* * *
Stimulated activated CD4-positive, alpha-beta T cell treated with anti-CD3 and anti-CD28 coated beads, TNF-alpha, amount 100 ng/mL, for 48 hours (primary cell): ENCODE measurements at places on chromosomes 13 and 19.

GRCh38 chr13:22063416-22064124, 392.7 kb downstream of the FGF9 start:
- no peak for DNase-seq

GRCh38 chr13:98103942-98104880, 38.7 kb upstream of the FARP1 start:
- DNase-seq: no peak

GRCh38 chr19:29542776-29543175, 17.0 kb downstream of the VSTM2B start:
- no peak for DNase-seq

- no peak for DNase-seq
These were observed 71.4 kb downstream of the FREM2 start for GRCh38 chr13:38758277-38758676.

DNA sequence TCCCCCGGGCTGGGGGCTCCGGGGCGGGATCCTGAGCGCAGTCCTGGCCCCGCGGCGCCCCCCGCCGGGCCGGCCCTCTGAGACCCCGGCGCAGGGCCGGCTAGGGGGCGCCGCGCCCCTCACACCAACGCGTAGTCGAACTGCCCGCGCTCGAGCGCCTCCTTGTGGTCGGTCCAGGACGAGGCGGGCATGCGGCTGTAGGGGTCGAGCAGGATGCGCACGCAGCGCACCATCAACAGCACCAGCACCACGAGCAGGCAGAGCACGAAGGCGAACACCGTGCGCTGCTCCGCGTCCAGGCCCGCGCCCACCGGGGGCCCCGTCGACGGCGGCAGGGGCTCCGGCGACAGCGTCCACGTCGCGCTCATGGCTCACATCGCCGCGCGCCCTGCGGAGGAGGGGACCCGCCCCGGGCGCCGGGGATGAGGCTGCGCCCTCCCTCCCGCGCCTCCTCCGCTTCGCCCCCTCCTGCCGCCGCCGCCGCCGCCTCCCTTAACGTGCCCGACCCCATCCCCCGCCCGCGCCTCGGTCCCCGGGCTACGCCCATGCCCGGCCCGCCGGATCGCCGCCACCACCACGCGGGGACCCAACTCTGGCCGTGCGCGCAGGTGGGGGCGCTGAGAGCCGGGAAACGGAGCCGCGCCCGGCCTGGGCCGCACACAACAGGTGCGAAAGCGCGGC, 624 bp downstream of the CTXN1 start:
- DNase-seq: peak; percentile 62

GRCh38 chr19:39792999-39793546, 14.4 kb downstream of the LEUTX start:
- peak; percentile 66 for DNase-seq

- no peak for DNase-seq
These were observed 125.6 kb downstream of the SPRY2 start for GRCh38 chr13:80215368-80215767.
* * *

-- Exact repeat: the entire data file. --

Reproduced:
Stimulated activated CD4-positive, alpha-beta T cell treated with anti-CD3 and anti-CD28 coated beads, TNF-alpha, amount 100 ng/mL, for 48 hours (primary cell): ENCODE measurements at places on chromosomes 13 and 19.

GRCh38 chr13:22063416-22064124, 392.7 kb downstream of the FGF9 start:
- no peak for DNase-seq

GRCh38 chr13:98103942-98104880, 38.7 kb upstream of the FARP1 start:
- DNase-seq: no peak

GRCh38 chr19:29542776-29543175, 17.0 kb downstream of the VSTM2B start:
- no peak for DNase-seq

- no peak for DNase-seq
These were observed 71.4 kb downstream of the FREM2 start for GRCh38 chr13:38758277-38758676.

DNA sequence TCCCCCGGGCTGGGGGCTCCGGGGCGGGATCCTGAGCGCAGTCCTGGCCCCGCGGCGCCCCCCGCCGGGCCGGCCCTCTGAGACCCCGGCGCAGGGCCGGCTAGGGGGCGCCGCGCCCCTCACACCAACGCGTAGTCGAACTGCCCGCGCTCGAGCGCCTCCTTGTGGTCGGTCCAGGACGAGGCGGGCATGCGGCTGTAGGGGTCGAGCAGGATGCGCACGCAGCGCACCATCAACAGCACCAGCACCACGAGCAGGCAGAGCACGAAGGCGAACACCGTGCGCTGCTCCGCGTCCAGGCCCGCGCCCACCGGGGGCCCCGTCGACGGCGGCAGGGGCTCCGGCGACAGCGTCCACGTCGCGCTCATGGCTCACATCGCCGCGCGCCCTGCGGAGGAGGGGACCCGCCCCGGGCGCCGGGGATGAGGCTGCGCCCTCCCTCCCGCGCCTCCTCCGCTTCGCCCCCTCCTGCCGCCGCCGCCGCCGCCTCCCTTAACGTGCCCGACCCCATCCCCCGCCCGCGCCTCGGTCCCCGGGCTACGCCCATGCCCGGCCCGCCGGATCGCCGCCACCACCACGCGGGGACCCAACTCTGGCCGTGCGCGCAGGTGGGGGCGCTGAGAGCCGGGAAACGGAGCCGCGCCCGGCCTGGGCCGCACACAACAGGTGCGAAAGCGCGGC, 624 bp downstream of the CTXN1 start:
- DNase-seq: peak; percentile 62

GRCh38 chr19:39792999-39793546, 14.4 kb downstream of the LEUTX start:
- peak; percentile 66 for DNase-seq

- no peak for DNase-seq
These were observed 125.6 kb downstream of the SPRY2 start for GRCh38 chr13:80215368-80215767.